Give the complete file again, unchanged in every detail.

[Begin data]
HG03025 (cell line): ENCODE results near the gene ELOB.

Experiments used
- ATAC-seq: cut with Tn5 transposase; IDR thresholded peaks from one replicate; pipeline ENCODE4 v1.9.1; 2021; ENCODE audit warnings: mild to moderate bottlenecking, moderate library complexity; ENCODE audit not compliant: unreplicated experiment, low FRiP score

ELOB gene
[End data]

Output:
HG03025 (cell line): ENCODE results near the gene ELOB.

Experiments used
- ATAC-seq: cut with Tn5 transposase; IDR thresholded peaks from one replicate; pipeline ENCODE4 v1.9.1; 2021; ENCODE audit warnings: mild to moderate bottlenecking, moderate library complexity; ENCODE audit not compliant: unreplicated experiment, low FRiP score

ELOB gene